Some things are very obvious such as non-original or reconed speakers, non-original transformers, replaced pots, re-tweed, re-tolex, re-grill, etc.
and these changes are often disclosed and of a non-malicious nature.
Because Prospect automatically includes all undergraduates’ names, majors, residential colleges, and prox headshots, some students are hesitant about the new app.
“I think that this app represents a breach of our privacy, given the fact that they’re using my information and face without my permission,“ said Noah Schochet ‘21.
“I wouldn’t use it probably, but I’m sure it will be relatively popular.” Excluding privacy concerns, a few other Princeton students, such as Einspahr, believed the very idea of a Princeton dating app seems out of place and unnecessary.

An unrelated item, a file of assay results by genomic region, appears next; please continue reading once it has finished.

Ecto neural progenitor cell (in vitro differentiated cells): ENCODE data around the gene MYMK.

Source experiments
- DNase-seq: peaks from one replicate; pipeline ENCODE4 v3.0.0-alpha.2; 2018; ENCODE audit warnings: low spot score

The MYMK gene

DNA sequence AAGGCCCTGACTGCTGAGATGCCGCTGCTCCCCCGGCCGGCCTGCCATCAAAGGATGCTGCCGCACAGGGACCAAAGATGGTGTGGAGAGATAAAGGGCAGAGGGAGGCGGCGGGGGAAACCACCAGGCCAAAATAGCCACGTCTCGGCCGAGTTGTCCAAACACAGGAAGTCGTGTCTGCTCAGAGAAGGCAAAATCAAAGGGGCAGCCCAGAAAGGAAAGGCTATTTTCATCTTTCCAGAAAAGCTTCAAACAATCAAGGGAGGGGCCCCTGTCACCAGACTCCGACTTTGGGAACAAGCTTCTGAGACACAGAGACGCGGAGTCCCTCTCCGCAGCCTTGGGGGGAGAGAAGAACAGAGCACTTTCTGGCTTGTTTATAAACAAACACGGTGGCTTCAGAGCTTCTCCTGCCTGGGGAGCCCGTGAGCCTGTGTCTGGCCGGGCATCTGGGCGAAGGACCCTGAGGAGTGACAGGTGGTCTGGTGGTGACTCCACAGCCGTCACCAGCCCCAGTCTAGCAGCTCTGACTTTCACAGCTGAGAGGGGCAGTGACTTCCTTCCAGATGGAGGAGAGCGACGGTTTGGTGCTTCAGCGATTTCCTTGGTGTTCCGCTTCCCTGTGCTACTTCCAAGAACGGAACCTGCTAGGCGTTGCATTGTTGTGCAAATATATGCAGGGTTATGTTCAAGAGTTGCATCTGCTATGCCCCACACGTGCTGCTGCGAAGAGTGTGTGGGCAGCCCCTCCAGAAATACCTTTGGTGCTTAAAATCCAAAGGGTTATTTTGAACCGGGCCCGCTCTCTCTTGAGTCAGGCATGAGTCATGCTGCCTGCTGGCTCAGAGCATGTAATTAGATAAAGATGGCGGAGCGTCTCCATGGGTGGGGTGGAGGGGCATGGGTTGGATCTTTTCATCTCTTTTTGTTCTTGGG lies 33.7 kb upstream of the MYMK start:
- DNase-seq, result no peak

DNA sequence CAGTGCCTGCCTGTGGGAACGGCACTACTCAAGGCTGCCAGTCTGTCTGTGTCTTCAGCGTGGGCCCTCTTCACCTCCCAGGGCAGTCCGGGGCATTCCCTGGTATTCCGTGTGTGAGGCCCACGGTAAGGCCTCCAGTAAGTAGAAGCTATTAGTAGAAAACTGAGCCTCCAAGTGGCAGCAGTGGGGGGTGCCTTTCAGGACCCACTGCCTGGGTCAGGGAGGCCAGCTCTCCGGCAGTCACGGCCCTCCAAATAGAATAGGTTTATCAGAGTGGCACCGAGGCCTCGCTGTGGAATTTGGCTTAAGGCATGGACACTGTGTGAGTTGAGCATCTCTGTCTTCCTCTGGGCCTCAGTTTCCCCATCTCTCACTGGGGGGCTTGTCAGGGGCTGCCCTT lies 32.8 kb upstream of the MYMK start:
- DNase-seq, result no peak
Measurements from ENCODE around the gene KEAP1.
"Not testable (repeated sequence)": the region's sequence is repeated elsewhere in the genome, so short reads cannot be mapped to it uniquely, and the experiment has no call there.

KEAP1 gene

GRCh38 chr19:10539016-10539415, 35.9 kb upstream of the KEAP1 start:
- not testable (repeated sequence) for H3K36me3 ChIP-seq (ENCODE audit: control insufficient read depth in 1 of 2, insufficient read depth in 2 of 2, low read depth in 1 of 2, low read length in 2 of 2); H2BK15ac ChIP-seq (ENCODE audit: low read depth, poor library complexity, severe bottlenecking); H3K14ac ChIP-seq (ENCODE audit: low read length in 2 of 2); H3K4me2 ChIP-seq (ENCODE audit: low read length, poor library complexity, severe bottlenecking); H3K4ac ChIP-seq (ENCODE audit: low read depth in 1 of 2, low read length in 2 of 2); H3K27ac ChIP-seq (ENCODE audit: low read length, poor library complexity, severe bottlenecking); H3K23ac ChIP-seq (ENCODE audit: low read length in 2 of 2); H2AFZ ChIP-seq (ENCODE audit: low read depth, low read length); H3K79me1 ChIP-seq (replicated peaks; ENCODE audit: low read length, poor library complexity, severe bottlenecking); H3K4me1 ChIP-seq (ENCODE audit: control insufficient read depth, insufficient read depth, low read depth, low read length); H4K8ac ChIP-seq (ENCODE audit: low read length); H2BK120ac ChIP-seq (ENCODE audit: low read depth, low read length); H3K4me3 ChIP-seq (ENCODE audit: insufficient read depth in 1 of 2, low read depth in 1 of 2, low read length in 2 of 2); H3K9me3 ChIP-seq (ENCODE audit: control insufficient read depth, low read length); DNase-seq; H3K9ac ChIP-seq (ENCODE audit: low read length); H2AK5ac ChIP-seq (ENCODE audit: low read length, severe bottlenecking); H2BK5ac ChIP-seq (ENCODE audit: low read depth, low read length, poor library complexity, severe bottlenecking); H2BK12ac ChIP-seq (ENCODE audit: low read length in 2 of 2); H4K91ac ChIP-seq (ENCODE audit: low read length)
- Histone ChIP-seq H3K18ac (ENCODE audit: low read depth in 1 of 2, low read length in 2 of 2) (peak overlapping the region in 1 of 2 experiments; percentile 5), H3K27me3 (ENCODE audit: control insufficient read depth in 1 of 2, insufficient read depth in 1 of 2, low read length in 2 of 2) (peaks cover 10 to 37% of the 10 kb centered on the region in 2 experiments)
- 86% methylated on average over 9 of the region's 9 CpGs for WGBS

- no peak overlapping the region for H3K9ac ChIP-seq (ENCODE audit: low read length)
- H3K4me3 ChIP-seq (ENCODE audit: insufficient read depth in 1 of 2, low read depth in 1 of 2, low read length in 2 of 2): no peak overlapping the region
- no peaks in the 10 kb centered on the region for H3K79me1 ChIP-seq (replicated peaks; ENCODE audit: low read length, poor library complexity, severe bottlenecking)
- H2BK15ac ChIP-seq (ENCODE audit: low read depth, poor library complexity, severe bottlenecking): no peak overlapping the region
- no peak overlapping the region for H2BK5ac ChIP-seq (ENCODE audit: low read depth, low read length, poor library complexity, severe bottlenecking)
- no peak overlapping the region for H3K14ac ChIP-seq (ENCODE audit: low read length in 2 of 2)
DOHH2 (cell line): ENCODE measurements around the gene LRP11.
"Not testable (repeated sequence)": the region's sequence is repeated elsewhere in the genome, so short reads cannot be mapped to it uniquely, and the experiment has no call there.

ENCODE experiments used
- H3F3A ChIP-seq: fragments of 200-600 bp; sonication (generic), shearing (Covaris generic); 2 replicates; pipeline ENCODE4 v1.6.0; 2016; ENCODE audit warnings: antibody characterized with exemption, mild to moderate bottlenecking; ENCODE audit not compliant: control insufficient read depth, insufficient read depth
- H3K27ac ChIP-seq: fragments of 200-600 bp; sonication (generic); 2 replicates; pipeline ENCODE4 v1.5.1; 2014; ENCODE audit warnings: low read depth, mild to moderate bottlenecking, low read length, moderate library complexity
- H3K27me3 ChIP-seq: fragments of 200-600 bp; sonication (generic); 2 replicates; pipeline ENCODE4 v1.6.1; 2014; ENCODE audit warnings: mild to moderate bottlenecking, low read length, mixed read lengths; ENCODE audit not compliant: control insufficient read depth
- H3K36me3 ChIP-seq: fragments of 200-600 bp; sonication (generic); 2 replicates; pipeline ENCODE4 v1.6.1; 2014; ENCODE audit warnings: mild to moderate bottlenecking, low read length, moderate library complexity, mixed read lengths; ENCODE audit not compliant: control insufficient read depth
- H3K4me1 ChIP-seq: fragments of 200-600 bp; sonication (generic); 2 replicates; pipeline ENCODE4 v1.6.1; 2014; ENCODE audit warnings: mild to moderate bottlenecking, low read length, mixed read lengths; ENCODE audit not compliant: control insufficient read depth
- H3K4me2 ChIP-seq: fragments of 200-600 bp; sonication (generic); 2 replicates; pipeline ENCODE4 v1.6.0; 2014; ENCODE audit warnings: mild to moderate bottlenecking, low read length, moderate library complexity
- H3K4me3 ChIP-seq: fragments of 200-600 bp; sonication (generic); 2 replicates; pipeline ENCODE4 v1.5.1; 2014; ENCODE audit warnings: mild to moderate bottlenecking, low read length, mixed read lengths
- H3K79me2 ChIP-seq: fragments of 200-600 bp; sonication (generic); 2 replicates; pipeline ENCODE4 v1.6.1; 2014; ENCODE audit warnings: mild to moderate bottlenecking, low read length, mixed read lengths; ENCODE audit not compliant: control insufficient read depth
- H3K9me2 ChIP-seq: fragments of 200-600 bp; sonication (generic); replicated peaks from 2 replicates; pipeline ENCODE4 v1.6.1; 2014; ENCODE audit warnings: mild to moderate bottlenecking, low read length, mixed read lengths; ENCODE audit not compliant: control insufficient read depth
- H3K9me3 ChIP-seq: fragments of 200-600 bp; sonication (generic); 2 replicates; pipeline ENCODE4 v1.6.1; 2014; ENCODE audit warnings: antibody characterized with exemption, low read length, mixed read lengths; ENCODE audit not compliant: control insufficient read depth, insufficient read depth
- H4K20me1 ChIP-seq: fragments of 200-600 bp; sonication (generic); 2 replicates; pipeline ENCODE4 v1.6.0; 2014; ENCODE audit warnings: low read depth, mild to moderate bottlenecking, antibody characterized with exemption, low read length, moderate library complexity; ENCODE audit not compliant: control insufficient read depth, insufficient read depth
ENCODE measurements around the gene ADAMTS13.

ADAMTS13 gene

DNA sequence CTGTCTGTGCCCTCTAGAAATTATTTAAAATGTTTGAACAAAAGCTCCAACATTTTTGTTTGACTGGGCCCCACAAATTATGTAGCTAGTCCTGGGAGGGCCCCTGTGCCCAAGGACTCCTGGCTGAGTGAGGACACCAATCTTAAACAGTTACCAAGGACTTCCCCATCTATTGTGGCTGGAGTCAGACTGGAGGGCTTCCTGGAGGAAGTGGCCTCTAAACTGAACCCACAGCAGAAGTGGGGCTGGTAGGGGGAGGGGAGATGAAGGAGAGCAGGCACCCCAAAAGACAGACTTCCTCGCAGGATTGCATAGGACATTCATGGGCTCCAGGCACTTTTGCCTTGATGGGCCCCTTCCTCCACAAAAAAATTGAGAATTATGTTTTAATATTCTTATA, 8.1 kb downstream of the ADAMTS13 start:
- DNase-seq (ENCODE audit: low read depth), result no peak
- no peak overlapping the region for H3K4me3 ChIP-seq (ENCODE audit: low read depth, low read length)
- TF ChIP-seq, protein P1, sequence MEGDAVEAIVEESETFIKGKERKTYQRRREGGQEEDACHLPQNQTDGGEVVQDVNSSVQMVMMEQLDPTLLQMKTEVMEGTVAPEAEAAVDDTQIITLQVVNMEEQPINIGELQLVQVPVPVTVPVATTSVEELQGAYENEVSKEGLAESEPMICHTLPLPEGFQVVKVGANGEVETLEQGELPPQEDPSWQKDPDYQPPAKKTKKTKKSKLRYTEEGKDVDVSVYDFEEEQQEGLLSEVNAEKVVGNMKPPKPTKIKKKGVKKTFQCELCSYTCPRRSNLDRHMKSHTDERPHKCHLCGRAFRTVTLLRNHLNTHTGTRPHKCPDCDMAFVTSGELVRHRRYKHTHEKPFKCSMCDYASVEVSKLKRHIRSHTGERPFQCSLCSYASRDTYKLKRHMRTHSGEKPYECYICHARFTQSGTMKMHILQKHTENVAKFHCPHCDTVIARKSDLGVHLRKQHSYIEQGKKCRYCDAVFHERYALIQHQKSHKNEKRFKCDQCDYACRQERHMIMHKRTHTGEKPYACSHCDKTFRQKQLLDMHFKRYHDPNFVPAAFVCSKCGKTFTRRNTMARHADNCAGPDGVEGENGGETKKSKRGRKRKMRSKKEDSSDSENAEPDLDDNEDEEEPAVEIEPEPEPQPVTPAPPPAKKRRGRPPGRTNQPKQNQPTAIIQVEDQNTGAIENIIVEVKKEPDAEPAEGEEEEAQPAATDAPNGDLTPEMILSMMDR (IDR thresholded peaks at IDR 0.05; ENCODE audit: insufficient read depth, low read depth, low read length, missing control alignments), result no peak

“I’m sure some people on campus will be interested, but it strikes me as so weird,” said Einsphar.
All undergraduates already have profiles on the app, consisting of their University prox headshot and a blank bio.
No non-Princeton undergraduate could ever see that information, and they’re seeing less information than they could on the residential college Facebooks,” said Boroughs.
“It’s not giving people more information than has already been given.” Some interviewed students felt their peers’ privacy concerns were somewhat redundant.
“The res college really isn’t a good marker of personality, which is what I feel most dating apps filter for.
I will admit it’s a unique idea.” Boroughs remarked that while he did not believe the filters would be used extensively, he did want the option there for those who may want to find someone with similar classes or a similar major.